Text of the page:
Holiday layaway plans are a bad deal – or are they?

Do you remember Christmas Clubs? During the Great Depression bank customers would put money aside each week into a special savings account and get it back at the end of the year for Christmas shopping. Sears has brought back this concept just this year – http://bit.ly/ceRJBG

Back in the 1950’s before the credit card era, layaway or installment plans became popular. It enabled consumers to assure they could purchase that special gift for someone they cared about – or even for themselves.

The 2008-2010 (yes isn’t it almost three years now?) recession has brought back layaway plans as consumer credit has tightened and consumers take pains to manage their finances to a greater degree. Traditionally from the banking sector these plans have common themes – low interest and often many restrictions. Store layaways were a little more flexible although they too offer little or no interest and of course they are far from portable.

I’ve never thought much of layaway or Christmas club plans due to the drawbacks and limitations noted above. They may seem like a good idea but I liken them to getting money back on your taxes which makes you happy until you realize that you’ve given the government a tax-free loan. The best tax return is a net zero as far as I am concerned.

Yet at the same time I a champion for responsible consumer spending and the recent past has shown that Americans in particular liked to spend money they did not have. Layaway plans at least address this concern and with the economy still in need of a shot in the arm of consumer spending, the idea of setting aside funds for the holidays could be a way for this coming holiday season to be just a bit brighter for retailers – and consumers alike.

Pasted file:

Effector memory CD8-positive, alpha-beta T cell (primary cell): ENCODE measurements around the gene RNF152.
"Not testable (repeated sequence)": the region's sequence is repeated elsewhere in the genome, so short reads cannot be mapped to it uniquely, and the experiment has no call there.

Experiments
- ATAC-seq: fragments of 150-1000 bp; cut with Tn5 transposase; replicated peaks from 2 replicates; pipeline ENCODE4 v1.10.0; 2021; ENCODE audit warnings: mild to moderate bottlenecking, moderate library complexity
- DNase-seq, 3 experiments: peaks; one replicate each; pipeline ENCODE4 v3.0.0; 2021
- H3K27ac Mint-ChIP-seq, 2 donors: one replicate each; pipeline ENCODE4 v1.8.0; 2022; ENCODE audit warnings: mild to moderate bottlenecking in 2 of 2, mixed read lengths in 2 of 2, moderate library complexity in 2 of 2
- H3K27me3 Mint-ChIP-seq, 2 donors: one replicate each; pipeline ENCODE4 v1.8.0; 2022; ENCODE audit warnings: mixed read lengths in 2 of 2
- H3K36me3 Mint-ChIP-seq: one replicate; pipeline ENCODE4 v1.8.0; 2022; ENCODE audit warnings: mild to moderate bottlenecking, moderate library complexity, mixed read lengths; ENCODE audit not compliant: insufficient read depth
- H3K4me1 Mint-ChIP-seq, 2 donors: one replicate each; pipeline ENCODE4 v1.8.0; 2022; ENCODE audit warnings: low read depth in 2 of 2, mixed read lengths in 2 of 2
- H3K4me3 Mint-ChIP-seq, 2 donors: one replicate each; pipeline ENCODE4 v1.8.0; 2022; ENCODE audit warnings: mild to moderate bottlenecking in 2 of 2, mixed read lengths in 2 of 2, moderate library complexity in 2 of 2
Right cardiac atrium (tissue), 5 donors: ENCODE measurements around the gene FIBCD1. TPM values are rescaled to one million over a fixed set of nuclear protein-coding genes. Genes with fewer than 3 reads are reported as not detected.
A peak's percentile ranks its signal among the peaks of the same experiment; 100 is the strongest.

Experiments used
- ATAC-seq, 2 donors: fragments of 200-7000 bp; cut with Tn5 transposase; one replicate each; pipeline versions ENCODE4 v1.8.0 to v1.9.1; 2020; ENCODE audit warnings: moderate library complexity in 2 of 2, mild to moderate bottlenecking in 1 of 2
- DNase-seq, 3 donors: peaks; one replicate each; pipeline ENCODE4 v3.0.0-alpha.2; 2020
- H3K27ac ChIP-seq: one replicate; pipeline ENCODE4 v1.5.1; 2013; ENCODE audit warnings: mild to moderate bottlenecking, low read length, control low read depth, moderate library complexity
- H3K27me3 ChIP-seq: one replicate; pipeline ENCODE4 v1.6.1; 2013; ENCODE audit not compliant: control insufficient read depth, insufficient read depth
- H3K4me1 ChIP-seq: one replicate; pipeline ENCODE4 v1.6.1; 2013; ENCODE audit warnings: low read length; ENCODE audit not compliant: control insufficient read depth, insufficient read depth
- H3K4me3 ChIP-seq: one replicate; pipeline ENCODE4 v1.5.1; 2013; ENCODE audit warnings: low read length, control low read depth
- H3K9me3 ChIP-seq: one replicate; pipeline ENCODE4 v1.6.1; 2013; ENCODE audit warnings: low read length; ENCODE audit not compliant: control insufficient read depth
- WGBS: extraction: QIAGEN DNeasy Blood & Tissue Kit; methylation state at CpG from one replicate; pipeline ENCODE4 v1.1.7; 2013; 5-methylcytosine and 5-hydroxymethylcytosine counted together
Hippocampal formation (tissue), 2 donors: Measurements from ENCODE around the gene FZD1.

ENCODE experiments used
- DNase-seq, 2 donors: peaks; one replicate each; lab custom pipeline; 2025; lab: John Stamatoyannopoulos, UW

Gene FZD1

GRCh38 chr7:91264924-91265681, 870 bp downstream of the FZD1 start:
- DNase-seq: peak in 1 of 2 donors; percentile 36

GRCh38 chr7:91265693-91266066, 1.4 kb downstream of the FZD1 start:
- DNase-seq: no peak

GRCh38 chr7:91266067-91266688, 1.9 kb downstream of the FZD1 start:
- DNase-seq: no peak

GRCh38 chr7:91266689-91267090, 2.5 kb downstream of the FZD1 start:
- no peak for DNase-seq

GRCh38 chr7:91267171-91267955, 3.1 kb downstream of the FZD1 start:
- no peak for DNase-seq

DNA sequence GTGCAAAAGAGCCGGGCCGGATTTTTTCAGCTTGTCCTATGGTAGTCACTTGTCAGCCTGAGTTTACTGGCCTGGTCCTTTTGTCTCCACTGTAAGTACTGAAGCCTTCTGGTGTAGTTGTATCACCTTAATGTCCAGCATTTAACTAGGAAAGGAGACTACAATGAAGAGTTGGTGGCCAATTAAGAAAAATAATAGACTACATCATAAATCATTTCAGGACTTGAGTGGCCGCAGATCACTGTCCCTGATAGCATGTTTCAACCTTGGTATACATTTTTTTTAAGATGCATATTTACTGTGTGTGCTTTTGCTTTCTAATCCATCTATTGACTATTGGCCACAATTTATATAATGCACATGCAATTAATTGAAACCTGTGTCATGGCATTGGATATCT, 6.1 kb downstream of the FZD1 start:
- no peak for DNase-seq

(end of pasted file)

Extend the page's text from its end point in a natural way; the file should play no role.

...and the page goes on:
Each year I go off with a bunch of guys on an annual trip for a few days to Myrtle Beach, SC to play golf and have fun. For the past few years we’ve arranged for our credit cards to be debited a set amount each month over 9 months such that when the always eagerly anticipated trip comes about – it’s already paid for. It’s worked well for all of us and while I am not suggesting I am going to do this for this coming holiday season I do understand the value of taking time to pay something down BEFORE the event. There’s something great about heading to the airport for our annual trip knowing that all is paid for except dinner. Yes there’s a refund policy and cancellation date (pretty close to the event date) so if something were to happen I could get out with all of my ‘investment’ – not true of some layaway plans.

How about you – would you consider a layaway or installment plan for the holidays or anything else?

About markkolier

Futurist, entrepreneur, left lane driver
This entry was posted in Customer Experiences, Living in the World Today, Marketing stuff and tagged , , , . Bookmark the permalink.

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